Audio Cassette "Holes”

On the spine of an audiocassette, you’re likely to see as many as six holes or covered holes :

This is what they mean:
  • The ones to the far left and to the far right are the "record holes." Punching out the plastic tab covering the holes will prevent accidental erasure. On new blank audiocassettes, these two holes will usually be covered. On prerecorded audiocassettes, these holes will usually be exposed (punched out), to prevent the user from inadvertently erasing the tape.
  • The next two holes, just to the right and left of the record holes (towards the center), are called the “Chrome Notch.” If those holes are exposed (punched out), the audiocassette is defined as ”Chrome (Cr02)” (sometimes referred to as “High Bias,” “High Position” or “Type II”). If those holes are covered, the audiocassette is likely to be a “Normal Bias” (sometimes referred to as “Voice Grade”, “Low Noise” or “Type I”) cassette.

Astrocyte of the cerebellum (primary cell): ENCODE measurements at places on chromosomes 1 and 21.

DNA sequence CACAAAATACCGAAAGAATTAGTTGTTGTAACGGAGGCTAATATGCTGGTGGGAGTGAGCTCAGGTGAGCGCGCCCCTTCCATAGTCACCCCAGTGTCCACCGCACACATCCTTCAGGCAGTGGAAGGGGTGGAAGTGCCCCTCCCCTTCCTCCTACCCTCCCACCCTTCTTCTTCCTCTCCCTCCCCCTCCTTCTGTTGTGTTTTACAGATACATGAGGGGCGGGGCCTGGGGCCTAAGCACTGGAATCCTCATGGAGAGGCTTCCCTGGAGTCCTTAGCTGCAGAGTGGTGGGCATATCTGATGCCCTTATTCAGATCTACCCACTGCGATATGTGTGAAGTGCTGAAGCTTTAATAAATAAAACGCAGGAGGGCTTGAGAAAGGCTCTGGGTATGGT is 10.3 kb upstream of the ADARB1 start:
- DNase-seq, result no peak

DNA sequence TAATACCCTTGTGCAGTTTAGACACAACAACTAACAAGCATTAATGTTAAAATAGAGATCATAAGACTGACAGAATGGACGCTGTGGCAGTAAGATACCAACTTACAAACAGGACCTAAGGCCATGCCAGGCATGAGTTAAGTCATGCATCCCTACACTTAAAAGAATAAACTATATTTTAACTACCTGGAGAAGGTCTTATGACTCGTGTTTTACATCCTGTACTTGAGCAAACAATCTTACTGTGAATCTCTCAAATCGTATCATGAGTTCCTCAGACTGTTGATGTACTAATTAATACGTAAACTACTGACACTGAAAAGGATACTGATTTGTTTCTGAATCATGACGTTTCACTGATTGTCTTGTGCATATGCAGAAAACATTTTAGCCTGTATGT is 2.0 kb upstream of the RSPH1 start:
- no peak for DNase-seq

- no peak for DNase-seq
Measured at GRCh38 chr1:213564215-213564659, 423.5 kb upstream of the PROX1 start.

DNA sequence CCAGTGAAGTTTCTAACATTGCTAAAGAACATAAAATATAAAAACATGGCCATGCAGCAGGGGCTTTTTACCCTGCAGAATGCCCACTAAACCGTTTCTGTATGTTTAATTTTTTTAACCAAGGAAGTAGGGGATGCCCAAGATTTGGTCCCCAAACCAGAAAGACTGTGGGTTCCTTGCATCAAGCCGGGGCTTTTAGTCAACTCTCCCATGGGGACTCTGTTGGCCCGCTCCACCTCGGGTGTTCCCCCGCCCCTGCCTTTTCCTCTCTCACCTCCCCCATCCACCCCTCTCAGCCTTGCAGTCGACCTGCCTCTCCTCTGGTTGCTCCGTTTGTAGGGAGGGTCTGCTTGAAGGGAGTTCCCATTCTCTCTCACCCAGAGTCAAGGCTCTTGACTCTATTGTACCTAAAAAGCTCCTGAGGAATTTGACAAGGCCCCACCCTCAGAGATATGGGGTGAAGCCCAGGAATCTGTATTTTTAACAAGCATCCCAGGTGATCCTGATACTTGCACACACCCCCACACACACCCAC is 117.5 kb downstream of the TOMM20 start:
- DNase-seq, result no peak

• If there are two holes in the direct center of the audiocassette spine, they are called the “Metal Notch." If those holes are exposed (punched out), this is a “Metal Bias” (Type IV) audiocassette.
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